Scientists from the International Livestock Research Institute (ILRI) yesterday (28 Oct 2014) presented some of their recent research findings from studies on animal health and food safety in East Africa at the 6th All Africa Conference on Animal Agriculture. The conference is being held from 27 to 30 October 2014 at the Kenyatta International Convention Centre in Nairobi, Kenya.
Some 300 participants from all over Africa and beyond are attending the conference whose theme is Africa’s animal agriculture: Macro-trends and future opportunities. The five conference sub-themes are:
- Youth: The future hope?
- Which way for smallholder production systems?
- Pastoral systems: Options for tomorrow
- Market access: Opportunities for enhanced access to local, regional and global markets
- Africa’s human capacity challenge for animal agriculture: Which way now?
- Smallholder pig producers and their pork consumption practices in three districts in Uganda (presented on behalf of lead author Kristina Roesel, an ILRI graduate fellow at Freie Universitaet Berlin and coordinator of the Safe Food, Fair Food project)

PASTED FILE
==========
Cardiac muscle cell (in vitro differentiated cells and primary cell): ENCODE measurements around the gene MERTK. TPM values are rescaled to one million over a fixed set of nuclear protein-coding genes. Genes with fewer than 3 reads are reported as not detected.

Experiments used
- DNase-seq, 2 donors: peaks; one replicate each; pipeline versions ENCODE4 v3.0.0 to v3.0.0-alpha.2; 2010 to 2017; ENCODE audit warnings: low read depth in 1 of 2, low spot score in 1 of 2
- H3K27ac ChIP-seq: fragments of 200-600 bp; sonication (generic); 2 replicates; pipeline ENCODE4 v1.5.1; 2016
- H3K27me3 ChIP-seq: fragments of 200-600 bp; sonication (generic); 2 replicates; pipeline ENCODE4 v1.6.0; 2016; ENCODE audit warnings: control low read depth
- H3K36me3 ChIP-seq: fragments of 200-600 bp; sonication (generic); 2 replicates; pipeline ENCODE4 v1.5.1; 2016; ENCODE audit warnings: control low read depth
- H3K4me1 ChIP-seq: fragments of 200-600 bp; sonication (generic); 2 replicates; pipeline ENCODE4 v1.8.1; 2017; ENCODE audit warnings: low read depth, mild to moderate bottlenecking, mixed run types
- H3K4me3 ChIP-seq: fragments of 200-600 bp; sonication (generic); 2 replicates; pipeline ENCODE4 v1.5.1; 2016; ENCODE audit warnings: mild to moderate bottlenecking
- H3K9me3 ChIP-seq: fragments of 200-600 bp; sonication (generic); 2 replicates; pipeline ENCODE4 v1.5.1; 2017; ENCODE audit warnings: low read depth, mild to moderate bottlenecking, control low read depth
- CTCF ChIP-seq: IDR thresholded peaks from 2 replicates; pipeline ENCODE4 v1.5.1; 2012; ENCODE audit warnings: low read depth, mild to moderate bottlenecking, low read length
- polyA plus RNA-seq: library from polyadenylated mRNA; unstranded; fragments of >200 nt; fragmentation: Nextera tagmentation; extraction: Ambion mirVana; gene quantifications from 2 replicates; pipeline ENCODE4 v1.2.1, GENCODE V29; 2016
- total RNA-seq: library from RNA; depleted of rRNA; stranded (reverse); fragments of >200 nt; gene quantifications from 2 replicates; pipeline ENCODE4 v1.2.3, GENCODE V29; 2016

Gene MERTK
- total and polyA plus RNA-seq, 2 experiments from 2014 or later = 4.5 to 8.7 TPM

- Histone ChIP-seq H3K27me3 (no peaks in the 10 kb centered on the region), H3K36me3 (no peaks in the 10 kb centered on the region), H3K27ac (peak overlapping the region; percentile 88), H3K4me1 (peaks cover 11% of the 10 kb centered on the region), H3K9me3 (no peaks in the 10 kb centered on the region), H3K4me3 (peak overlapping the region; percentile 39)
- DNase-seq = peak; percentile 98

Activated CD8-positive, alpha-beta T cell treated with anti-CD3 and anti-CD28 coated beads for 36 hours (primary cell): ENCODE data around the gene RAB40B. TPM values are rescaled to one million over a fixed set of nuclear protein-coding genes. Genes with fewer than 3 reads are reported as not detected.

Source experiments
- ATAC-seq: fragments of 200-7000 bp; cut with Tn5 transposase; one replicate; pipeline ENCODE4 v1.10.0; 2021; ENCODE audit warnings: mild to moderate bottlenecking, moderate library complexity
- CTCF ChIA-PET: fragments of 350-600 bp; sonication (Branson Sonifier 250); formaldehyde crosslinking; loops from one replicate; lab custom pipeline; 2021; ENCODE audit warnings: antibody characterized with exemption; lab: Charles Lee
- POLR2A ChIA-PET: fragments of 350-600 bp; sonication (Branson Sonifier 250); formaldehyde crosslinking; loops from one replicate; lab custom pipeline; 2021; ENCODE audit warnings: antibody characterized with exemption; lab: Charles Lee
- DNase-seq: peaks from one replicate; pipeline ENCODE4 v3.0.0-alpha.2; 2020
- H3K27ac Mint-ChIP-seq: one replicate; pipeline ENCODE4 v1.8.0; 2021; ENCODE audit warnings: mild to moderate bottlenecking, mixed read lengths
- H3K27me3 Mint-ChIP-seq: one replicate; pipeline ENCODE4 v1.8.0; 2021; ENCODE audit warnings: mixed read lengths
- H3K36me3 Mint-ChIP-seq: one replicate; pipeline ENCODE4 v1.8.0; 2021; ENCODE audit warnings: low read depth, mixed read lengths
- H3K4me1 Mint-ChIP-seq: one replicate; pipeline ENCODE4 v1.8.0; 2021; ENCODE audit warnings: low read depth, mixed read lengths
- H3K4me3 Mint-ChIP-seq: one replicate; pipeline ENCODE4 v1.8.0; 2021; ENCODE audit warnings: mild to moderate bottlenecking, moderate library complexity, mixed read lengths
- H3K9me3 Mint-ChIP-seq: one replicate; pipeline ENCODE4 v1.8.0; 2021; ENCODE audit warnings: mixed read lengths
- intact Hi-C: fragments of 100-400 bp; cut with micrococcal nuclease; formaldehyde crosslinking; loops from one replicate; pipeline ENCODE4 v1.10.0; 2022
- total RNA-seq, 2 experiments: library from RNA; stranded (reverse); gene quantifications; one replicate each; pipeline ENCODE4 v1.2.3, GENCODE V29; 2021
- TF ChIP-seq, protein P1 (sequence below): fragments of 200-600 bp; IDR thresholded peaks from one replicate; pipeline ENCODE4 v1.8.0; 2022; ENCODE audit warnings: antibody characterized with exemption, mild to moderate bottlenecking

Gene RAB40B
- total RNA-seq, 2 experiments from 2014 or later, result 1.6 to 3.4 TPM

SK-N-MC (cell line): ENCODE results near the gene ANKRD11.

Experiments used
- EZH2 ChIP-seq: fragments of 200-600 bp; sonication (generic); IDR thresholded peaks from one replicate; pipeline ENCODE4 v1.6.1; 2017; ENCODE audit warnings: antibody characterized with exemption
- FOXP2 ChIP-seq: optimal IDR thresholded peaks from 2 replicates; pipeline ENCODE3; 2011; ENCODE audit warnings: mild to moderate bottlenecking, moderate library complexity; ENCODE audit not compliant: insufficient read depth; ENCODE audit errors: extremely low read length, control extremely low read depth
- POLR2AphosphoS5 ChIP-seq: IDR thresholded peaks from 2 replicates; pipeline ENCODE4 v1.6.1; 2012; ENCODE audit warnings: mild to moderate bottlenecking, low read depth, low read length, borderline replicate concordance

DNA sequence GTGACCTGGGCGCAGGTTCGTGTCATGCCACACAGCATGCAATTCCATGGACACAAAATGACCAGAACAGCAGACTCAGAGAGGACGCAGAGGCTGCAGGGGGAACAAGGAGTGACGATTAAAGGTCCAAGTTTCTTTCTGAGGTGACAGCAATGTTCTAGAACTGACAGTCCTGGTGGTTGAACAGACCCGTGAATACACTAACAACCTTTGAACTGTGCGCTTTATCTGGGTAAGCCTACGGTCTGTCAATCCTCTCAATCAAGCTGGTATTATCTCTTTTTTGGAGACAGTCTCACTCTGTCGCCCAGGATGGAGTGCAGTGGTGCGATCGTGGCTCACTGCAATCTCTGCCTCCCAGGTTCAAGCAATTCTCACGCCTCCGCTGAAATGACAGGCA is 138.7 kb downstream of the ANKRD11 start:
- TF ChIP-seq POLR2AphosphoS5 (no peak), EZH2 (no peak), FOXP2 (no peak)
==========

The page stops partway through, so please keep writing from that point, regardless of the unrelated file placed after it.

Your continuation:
- Vaccination as a way forward? A case study on how a poultry vaccination intervention influences poultry keeping in Kenya (presented on behalf of lead author Johanna Lindahl, an ILRI postdoctoral scientist)
Results from a study on Kenyan milk consumers’ behaviour and perceptions of aflatoxin were also presented. This study was a joint output of the CGIAR Research Program on Agriculture for Nutrition and Health and the CGIAR Research Program on Policies, Institutions and Markets.
Additionally, the following ILRI posters on smallholder dairying in Tanzania and pastoralism in Kenya and Tanzania featured in the poster session:
- Smallholder dairy farming in Tanzania: Farming practices, and animal health and public health challenges and opportunities
- Pastoralism in Kenya and Tanzania: Challenges and opportunities in animal health and food security
- Creating novel approaches to mitigate aflatoxin risk in food and feed with lactic acid bacteria – mold growth inhibition and aflatoxin binding